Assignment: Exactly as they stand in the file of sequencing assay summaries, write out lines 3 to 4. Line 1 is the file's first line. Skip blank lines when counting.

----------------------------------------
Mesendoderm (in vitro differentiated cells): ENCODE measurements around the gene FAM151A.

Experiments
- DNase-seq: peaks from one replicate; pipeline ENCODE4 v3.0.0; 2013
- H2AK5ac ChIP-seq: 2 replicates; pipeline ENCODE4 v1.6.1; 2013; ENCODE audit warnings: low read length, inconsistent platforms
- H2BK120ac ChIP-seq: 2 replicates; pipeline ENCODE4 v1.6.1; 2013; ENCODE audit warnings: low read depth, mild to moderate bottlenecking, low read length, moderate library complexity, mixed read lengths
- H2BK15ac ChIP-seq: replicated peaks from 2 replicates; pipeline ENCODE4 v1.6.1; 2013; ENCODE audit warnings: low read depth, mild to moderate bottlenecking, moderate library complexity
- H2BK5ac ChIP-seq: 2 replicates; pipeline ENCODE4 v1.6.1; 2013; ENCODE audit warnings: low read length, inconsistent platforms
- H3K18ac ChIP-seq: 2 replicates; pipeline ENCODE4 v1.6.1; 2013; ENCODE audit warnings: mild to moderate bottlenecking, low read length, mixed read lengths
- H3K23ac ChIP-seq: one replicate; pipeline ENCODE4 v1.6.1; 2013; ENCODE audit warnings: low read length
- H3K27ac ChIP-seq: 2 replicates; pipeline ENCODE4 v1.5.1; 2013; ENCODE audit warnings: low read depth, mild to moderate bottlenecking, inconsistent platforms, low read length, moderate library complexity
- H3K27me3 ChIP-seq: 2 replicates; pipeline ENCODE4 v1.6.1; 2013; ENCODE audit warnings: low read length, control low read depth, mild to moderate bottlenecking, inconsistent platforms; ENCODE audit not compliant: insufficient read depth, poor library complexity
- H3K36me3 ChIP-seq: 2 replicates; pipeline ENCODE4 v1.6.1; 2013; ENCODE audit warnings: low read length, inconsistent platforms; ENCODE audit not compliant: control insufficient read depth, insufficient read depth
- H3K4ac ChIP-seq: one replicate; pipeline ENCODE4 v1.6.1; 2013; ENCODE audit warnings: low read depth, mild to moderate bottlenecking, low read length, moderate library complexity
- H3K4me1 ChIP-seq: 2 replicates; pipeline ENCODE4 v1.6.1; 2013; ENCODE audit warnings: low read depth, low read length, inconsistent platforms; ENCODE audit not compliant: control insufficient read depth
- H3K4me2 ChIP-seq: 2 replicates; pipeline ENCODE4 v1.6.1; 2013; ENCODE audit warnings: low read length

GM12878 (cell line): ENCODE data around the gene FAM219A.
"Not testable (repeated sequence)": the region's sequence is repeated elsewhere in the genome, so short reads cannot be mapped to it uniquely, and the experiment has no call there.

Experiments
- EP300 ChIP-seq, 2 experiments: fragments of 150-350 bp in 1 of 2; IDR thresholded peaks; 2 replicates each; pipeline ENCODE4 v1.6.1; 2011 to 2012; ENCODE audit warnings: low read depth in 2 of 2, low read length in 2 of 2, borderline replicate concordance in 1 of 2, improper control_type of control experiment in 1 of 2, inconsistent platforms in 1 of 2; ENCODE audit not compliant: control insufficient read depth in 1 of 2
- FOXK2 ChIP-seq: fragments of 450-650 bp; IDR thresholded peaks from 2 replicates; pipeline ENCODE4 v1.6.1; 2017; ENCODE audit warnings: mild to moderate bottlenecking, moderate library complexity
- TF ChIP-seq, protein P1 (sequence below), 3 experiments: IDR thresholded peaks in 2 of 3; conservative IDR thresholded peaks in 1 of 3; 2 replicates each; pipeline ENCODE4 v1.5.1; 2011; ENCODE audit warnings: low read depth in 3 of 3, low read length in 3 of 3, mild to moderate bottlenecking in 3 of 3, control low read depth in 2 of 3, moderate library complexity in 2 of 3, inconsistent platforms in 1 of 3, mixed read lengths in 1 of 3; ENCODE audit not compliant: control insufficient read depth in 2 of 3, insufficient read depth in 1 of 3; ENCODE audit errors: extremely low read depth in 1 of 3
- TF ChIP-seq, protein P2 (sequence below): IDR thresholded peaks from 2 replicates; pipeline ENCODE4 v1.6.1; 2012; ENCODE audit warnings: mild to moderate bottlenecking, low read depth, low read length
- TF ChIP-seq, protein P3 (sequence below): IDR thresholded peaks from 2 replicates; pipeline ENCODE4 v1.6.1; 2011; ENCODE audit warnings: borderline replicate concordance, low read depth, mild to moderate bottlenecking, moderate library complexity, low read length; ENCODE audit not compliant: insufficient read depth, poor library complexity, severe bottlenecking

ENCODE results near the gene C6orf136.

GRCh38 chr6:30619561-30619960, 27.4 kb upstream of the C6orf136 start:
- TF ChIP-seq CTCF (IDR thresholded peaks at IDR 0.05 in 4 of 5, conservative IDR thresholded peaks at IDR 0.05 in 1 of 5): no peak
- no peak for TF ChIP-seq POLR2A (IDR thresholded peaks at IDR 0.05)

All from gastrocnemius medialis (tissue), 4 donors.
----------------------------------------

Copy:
- DNase-seq: peaks from one replicate; pipeline ENCODE4 v3.0.0; 2013
- H2AK5ac ChIP-seq: 2 replicates; pipeline ENCODE4 v1.6.1; 2013; ENCODE audit warnings: low read length, inconsistent platforms